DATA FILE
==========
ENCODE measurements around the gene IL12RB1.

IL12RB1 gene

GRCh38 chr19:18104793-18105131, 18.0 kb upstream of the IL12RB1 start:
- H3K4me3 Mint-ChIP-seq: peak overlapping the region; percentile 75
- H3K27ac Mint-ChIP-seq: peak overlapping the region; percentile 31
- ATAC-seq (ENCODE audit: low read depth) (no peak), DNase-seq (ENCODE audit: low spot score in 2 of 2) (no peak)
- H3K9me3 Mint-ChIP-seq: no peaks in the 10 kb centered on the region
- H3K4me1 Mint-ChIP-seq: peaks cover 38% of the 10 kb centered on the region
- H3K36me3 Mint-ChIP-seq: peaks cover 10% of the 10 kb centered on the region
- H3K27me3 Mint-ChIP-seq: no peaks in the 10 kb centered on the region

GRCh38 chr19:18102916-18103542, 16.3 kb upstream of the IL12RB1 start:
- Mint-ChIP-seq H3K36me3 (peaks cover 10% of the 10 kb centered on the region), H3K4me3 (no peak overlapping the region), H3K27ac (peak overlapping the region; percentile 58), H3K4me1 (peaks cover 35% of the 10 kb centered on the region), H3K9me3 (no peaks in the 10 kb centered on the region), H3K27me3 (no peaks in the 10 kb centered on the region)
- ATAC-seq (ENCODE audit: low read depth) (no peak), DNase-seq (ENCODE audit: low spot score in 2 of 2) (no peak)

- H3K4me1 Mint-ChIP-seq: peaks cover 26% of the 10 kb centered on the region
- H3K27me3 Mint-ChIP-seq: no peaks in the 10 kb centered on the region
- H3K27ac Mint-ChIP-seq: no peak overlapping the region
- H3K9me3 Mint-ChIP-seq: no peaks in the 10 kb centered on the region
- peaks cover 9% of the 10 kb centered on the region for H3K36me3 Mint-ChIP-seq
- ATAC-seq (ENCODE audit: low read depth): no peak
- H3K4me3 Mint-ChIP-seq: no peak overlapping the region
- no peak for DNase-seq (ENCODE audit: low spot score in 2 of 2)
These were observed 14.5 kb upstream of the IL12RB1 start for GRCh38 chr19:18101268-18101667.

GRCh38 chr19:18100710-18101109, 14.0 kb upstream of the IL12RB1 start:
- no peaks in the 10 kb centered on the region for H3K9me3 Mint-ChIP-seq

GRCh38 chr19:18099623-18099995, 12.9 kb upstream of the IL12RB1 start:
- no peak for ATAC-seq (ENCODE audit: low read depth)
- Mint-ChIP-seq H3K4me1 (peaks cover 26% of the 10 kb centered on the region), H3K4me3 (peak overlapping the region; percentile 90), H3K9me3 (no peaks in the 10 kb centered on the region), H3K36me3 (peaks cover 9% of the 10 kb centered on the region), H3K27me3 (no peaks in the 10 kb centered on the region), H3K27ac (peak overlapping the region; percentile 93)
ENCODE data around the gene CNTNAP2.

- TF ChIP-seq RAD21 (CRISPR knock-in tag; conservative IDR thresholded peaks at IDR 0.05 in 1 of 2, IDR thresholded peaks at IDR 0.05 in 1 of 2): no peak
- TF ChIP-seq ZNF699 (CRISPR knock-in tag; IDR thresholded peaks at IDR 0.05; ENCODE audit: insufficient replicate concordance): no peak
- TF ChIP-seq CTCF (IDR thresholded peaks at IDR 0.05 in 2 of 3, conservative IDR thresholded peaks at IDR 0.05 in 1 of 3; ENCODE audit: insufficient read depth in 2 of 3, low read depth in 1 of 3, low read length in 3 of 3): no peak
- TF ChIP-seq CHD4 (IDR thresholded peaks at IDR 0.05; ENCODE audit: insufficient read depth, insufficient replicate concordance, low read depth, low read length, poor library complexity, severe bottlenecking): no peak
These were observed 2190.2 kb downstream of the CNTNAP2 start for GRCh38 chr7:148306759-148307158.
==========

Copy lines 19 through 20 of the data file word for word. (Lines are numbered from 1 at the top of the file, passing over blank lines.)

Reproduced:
- ATAC-seq (ENCODE audit: low read depth): no peak
- H3K4me3 Mint-ChIP-seq: no peak overlapping the region